Lee: Appreciate that.
Chad: So right now it sounds like you have a pretty good grasp on marketing. I know you and I have talked on a personal level about the next level of private practice problems.
Can you just in reflecting on what life was like 2 years ago versus now, can you go through some of the key differences and in particular note not just the business but also within your personal life?
Lee: I’ll try to hit it. If I don’t get it just probe some more.
Just clinic-wise basically what I’m trying to do is just break down our clinic to where someone would want to come in and buy our practice.
I’m not saying that that is going to happen but I just want to be ready to walk away.
So I’ve pretty much just tried to break down each system within our clinic whether it is marketing, the patient care, the billing and front desk. We have just pretty much just gone through or are trying.
It is a work in progress. We are not there yet.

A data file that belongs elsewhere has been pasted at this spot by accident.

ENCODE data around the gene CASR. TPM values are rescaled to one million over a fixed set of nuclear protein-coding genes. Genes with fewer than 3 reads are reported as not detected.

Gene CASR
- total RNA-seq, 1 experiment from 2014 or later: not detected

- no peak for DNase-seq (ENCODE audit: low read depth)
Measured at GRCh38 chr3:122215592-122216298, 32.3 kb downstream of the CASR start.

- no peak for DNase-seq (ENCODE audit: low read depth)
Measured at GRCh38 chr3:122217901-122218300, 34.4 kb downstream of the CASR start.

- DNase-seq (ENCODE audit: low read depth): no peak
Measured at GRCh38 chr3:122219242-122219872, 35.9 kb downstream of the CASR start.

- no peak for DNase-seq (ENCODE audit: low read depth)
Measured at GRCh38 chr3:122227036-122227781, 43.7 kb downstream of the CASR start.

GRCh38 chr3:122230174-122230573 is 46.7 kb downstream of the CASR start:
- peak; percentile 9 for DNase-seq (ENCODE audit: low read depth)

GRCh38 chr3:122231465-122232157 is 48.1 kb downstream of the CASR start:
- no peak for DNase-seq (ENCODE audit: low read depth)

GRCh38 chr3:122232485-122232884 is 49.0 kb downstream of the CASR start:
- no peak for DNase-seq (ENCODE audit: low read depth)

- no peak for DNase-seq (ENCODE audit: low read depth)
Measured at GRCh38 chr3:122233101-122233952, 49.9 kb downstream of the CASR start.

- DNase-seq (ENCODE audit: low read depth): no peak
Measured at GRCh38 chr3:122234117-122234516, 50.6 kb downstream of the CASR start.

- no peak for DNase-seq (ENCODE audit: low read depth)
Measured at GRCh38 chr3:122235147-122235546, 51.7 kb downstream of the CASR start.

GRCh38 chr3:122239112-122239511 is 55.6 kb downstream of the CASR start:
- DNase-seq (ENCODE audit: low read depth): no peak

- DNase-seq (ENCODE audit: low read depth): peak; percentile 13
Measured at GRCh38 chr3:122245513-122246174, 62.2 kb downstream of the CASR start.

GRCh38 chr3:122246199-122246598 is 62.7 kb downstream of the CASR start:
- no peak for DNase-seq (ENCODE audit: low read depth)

Clinically I feel like we have got a good flow of how we treat our patients. We are getting good results there.
Then now we are getting with the strategies that you have showed us, basically I haven’t run a workshop since October.
Actually, this month, I have our number board right there, we almost broke a record for referrals in January.
So it is just the systems and most of those are past patient reactivations and then they are referring their family and friends. Was that…are we good?
Chad: Yeah. So your business is running much more smoothly because you can control marketing.
You are putting processes in place.
I know you and I have talked about you are in the process of bring other people in now, hiring so they can execute your systems.
Now what does that mean for you, Lee Sowerbutts, the individual? Not Spa City Therapy.
Lee: Well, I’m not there yet so it is still me. I have a PTA and a contract PTA.